Cities play a key role in reducing greenhouse gas emissions to combat climate change, but directly measuring emissions remains a challenge.
In a paper published today in Atmospheric Measurement Techniques, UBC researchers share a novel method they developed to map carbon dioxide emissions— the most important greenhouse gas emitted from cities— directly at street level.
In this Q&A, Joseph Lee, the paper’s lead author and recent UBC geography graduate, and Andreas Christen, senior author and a professor in the Geography and the Atmospheric Science Program, share how they developed the mobile sensors and what they found after attaching them to car-share vehicles in Vancouver.
Tell us about these mobile sensors. How do they work?
JL: Our team developed these small, lightweight sensors so that they can be easily attached to vehicles as they drive through the city. We approached car2go about using five vehicles to test the sensors because it was important for us to show that the sensors are compact enough they could be attached to small vehicles like Smart cars. In fact, the sensors are so light that cyclists could even carry them on bikes.
AC: The purpose of the sensors is to measure the amount of carbon dioxide and the location at street level at any given time. We then compare the data to simultaneous measurements collected from sensors located on a tower above the city, which allows us to calculate where emissions are coming from. For example, if the concentration of carbon dioxide is, on average, much higher at street level than tower level, then we know the mobile sensors are located in an area of the city where emissions must be strong. Conversely, if the concentration is lower at street level than tower level, we are in an area where carbon dioxide is absorbed— by trees, for example— near the surface.
What did you find after using these sensors to map carbon dioxide emissions in Vancouver?
JL: On two afternoons, we drove the vehicles with the sensors attached for 3.5 hours in Vancouver. Unsurprisingly, we measured the highest emissions in downtown Vancouver and on some arterial roads. But we also found areas where carbon dioxide was absorbed, as in Stanley Park, and in some highly vegetated neighborhoods. Here we expect trees and vegetation to absorb more carbon dioxide than humans locally emit. Overall, the data measured by the sensors confirmed what we expected to find.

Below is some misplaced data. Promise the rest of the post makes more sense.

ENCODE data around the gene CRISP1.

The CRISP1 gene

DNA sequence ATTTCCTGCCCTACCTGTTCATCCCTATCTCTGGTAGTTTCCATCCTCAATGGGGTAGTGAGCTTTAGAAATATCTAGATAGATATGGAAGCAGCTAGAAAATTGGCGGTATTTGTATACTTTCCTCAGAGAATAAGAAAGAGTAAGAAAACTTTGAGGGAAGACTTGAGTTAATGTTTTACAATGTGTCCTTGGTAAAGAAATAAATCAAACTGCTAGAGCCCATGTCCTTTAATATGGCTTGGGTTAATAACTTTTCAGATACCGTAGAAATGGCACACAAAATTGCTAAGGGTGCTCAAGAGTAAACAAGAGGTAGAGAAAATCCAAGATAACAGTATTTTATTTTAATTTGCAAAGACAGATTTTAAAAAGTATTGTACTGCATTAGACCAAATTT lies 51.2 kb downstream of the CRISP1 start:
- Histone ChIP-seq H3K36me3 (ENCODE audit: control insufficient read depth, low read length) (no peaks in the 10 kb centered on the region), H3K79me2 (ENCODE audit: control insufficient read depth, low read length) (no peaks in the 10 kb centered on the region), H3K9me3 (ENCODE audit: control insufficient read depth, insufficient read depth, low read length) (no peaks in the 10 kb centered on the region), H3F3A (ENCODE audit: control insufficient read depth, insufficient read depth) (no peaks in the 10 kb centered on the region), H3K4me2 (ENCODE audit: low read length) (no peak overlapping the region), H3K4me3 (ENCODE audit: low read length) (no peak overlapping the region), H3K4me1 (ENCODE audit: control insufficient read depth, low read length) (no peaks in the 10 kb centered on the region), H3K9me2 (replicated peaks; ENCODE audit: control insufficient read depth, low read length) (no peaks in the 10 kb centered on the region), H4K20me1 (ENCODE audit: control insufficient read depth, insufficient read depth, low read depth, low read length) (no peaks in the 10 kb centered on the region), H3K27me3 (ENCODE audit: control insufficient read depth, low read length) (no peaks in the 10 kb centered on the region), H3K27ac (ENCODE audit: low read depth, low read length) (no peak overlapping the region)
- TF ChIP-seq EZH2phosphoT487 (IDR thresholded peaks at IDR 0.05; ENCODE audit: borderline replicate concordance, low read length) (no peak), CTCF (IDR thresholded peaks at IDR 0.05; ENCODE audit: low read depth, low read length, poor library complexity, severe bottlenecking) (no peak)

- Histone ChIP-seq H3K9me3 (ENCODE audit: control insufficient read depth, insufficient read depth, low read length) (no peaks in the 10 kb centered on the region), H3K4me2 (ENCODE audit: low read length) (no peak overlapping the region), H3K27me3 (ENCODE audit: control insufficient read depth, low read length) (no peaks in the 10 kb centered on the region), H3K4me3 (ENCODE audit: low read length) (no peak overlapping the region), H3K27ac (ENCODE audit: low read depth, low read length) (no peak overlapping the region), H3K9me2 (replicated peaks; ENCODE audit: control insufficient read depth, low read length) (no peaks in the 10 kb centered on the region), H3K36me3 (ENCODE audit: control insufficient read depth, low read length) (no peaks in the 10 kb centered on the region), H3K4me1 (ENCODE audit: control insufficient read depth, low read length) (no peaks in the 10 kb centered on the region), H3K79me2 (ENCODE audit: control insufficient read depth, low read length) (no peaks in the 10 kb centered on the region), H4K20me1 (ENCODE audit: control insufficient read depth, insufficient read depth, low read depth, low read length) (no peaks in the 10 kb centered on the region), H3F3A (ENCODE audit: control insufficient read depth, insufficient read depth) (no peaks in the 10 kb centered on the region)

Why is this method significant? Why is it important to be able to measure greenhouse gas emissions at street level?
JL: What is novel about our method is that we are able to combine multiple mobile sensors with tower data, and to consequently map emissions across large areas of a city in high detail. Other researchers have previously attempted to measure carbon dioxide levels at street-level using mobile sensors, but were unable to translate their levels to emissions.
AC: Being able to accurately know how much and where greenhouse gas emissions are emitted in cities is important for planning reduction strategies. Governments typically model and report carbon dioxide emissions based on fuel statistics at coarse scales. But from a planning and policy perspective, there is a need to have fine-grained and detailed information how much emissions come from a specific street, block or neighbourhood and how emissions change over time.
For example, if cities take steps to reduce emissions, like introducing more electric or hybrid vehicles to transit systems, it’s important to be able to monitor and measure how effective emission reduction efforts are at the local level. Our mobile mapping technology could help to monitor emissions over time in high detail.
To view a Flickr album of the mobile sensors attached to car2go vehicles during two experiments in Vancouver, click here.
This research was funded by the Natural Sciences and Engineering Research Council of Canada, the Canada Foundation for Innovation, and the BC Knowledge Development Fund. Car2go provided the vehicles for the study, and the trips were funded by the moovel lab in Germany.
Republished with permission from UBC Public Affairs, March 1, 2017